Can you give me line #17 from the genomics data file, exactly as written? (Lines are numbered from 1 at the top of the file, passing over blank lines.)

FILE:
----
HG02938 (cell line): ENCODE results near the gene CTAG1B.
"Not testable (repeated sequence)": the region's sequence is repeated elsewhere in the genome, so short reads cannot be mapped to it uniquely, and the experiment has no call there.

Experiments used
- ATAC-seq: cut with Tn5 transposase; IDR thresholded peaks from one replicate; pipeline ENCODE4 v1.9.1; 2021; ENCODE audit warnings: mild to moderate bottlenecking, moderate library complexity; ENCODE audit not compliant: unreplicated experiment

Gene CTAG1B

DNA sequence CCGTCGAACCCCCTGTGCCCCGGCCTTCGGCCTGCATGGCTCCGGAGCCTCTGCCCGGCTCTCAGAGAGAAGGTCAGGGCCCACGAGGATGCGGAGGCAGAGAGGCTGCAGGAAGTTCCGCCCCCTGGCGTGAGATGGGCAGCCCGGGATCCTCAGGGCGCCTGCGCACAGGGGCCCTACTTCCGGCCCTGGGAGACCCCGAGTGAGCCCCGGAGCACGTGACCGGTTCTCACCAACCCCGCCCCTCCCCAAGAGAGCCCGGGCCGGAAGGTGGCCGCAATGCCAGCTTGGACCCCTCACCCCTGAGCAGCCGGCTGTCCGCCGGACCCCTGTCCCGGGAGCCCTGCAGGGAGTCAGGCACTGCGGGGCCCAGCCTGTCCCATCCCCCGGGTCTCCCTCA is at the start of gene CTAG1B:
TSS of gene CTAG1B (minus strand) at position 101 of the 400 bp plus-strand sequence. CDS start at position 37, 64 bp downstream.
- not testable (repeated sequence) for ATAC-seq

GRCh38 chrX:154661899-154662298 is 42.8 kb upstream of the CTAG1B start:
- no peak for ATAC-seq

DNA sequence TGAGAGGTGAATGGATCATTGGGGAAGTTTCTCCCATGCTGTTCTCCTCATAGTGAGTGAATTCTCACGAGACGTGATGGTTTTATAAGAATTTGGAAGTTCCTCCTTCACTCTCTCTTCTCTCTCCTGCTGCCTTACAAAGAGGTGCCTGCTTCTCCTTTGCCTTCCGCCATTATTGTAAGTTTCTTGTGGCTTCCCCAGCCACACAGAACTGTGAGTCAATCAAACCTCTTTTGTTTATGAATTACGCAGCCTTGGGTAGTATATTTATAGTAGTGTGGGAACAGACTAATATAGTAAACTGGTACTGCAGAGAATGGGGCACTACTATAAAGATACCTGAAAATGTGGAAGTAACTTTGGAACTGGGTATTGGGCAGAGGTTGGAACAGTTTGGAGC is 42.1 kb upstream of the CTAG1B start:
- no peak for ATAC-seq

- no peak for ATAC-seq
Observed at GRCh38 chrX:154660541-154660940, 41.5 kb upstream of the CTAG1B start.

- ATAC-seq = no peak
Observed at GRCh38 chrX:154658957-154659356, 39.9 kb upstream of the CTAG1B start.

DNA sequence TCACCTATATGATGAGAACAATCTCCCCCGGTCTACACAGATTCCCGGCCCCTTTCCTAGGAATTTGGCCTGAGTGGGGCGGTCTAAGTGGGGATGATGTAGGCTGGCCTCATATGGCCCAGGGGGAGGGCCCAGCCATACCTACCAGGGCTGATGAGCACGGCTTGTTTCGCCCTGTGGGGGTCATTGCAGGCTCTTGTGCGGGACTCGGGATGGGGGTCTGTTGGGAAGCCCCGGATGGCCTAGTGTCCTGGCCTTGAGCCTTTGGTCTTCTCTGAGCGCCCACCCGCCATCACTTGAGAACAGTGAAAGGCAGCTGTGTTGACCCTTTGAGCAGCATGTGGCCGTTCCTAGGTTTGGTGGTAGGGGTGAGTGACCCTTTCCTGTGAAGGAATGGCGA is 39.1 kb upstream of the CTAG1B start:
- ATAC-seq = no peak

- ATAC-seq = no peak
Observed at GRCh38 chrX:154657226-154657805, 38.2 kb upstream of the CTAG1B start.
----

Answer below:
DNA sequence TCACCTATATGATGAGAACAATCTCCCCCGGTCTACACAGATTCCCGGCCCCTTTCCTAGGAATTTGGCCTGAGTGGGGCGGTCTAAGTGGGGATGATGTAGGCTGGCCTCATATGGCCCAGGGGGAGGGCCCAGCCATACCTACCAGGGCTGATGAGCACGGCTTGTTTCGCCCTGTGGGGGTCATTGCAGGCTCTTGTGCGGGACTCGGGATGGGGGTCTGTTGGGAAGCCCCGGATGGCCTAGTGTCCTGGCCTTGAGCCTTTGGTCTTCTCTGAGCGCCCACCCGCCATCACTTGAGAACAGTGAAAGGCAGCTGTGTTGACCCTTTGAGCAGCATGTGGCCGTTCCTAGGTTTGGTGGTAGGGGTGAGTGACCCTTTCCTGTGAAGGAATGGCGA is 39.1 kb upstream of the CTAG1B start: